Central Coast residents are advised to strengthen their protection against COVID-19 to prevent another winter surge of cases, especially following the detection of the omicron variant in California this week.
San Luis Obispo County Public Health Department officials on Thursday advised residents to remain vigilant by getting vaccinated against COVID-19 if they haven't already, and to continue with habits like handwashing, wearing masks in public places, and staying home when sick.
This is especially important as increased indoor gatherings around the winter holidays bring the potential of increased transmission of illness, health officials said.
Last December, the region saw a surge in COVID-19 cases that filled hospitals with more COVID-19 patients than ever before and led to skyrocketing death rates in both Santa Barbara and San Luis Obispo counties.
“With delta, we are already facing a variant that spreads more quickly than the virus that filled our hospitals last winter. We have tools we didn’t have then: life-saving vaccines and the hard-earned knowledge and tools to make this winter different," said county Health Officer Dr. Penny Borenstein.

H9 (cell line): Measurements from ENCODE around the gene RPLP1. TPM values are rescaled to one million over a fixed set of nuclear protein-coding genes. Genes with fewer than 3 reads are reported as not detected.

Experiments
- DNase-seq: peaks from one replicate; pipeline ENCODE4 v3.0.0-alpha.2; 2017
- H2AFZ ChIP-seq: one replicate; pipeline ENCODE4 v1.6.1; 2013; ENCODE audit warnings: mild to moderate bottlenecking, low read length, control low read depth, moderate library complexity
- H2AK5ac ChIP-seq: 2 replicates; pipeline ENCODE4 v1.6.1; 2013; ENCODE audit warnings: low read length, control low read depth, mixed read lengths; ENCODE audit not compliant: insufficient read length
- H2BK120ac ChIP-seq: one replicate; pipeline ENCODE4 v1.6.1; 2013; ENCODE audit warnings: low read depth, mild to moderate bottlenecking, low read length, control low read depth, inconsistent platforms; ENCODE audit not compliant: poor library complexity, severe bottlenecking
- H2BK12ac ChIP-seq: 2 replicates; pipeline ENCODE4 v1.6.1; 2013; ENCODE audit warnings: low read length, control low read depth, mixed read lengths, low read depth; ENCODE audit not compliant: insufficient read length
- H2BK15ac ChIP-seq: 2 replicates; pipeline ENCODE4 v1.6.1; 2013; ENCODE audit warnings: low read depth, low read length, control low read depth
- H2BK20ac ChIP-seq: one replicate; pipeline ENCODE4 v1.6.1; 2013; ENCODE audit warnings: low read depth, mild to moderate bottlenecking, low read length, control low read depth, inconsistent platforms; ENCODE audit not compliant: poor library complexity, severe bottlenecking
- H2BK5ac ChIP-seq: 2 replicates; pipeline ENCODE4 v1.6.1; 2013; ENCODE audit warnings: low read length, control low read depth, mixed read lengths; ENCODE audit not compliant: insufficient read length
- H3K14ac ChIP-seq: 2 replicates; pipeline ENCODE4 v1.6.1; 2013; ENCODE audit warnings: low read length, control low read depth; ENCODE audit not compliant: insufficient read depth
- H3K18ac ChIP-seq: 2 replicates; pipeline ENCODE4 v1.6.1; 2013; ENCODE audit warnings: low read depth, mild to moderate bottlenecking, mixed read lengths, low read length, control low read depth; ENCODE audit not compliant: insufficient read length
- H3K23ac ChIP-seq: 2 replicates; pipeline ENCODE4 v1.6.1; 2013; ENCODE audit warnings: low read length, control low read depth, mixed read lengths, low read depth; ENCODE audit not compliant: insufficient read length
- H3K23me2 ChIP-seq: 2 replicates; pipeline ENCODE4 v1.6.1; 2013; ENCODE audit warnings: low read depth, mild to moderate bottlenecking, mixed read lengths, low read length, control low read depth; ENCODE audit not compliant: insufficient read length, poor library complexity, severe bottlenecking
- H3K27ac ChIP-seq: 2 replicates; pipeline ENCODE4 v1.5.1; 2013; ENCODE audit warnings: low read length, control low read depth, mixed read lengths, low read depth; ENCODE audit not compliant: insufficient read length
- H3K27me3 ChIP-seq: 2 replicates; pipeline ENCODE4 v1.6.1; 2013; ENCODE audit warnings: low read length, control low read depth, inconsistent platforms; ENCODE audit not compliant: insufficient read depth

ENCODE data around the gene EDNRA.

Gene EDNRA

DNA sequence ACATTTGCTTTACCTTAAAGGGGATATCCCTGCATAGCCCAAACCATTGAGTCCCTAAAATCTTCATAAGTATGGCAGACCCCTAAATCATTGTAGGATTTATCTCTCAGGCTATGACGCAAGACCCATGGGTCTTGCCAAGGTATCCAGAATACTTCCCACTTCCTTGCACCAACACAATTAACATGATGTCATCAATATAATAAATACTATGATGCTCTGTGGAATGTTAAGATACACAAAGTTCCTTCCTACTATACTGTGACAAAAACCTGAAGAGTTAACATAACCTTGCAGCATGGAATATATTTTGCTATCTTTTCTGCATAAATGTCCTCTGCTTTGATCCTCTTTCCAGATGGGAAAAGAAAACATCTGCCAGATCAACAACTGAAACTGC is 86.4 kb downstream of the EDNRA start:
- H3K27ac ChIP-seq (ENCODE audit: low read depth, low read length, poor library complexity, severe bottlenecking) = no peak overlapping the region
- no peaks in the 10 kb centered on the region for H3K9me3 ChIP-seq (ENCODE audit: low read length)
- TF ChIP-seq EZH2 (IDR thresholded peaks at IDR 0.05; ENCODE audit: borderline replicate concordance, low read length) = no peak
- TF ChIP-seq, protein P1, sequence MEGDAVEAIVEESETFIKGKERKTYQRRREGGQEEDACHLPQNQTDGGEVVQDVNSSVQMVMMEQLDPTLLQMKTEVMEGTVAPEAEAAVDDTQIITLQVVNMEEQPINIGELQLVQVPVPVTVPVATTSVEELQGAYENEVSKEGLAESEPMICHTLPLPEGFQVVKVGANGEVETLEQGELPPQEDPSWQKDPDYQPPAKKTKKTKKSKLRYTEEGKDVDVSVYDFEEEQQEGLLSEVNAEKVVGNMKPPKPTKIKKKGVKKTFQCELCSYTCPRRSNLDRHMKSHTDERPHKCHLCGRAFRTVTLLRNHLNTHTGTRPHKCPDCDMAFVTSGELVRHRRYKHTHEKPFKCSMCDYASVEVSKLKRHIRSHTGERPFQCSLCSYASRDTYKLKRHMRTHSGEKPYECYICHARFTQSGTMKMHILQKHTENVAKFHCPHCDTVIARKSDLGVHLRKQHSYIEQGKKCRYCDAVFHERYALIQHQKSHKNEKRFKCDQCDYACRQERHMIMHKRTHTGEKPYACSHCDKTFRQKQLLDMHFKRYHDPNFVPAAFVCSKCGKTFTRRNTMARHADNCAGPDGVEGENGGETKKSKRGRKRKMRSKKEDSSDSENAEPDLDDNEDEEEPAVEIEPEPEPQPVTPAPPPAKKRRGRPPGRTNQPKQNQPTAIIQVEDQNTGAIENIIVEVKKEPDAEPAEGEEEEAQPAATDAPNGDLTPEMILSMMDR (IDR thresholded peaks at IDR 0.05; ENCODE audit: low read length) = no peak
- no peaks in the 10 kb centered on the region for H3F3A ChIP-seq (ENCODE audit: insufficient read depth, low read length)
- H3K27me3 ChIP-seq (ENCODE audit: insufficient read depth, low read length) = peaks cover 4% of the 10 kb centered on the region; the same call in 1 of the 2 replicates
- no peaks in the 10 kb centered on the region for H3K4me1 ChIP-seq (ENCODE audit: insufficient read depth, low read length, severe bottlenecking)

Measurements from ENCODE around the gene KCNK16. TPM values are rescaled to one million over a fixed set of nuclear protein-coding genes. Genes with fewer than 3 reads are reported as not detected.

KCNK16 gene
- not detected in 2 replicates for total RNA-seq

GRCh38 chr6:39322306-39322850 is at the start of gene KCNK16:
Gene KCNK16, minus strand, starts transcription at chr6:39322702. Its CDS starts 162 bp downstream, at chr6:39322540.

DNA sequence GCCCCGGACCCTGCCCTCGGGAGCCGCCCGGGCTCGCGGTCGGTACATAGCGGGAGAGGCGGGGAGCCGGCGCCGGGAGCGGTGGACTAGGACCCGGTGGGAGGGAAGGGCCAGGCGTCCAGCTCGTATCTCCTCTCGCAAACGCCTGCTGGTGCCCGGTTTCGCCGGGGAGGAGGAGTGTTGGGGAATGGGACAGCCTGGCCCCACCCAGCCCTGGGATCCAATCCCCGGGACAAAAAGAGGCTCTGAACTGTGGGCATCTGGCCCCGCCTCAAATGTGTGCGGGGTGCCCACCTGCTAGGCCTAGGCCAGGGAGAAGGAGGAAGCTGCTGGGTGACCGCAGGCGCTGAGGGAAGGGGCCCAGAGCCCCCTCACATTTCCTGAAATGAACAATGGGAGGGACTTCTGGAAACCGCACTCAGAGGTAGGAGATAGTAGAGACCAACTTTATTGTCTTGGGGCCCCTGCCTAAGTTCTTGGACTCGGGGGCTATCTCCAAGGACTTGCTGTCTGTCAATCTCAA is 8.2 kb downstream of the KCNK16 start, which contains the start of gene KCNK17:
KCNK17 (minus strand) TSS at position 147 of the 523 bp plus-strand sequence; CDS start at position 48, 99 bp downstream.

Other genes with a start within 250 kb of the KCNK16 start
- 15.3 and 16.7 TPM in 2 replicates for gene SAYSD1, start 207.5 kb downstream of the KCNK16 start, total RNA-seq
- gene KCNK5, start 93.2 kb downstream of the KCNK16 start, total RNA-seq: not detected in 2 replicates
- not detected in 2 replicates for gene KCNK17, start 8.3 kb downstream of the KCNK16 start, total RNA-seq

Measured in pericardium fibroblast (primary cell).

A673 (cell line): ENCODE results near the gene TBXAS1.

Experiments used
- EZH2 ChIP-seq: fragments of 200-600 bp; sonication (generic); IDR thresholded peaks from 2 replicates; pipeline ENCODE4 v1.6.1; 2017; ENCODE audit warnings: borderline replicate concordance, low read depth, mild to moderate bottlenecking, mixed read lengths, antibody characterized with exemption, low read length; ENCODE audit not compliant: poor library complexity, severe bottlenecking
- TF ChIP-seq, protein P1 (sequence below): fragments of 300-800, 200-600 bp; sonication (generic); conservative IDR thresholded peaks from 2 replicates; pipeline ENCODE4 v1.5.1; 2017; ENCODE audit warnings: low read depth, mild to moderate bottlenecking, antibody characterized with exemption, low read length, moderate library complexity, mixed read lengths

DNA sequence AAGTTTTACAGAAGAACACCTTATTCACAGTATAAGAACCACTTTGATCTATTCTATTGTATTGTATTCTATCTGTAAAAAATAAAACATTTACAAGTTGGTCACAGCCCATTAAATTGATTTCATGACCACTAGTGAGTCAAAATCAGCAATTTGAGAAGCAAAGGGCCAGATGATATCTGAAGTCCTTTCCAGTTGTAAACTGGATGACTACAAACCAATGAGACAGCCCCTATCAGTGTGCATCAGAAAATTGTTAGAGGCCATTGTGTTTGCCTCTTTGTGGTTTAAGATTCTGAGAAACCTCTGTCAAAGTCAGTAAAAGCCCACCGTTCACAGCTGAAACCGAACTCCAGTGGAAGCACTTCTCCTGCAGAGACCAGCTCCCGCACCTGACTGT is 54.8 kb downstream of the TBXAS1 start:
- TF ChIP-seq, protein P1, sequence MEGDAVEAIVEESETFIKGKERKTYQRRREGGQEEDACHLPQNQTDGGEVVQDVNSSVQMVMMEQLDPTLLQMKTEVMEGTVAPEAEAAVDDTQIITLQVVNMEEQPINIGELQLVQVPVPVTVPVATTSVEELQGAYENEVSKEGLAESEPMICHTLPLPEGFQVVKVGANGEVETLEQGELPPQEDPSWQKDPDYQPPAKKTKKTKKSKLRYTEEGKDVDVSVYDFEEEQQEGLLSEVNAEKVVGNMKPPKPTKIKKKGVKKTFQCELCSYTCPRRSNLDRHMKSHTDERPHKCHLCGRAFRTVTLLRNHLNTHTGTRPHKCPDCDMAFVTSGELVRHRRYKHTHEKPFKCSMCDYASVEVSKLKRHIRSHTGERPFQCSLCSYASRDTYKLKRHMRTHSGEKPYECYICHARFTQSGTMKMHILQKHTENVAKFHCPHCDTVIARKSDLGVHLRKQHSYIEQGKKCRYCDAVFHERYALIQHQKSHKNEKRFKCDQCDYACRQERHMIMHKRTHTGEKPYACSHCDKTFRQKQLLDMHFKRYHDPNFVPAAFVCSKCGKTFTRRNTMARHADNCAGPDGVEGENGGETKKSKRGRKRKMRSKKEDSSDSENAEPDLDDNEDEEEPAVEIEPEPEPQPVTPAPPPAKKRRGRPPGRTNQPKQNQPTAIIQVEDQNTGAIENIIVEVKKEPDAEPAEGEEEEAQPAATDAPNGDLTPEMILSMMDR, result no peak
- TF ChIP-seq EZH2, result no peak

While the still-dominant delta variant is known to be highly transmissible compared to the early virus, little is known about the transmissibility or severity of the new omicron variant, which was first identified by South African officials last week.
“While it’s natural to feel frustrated and concerned at the news of a new variant at this unstable time, I want to remind our community that we are not powerless,” Borenstein said.
The COVID-19 vaccine is free and available to all residents age 5 and up, regardless of documentation status, and health insurance is not required.
Residents can obtain their primary vaccine series and their booster by visiting myturn.ca.gov.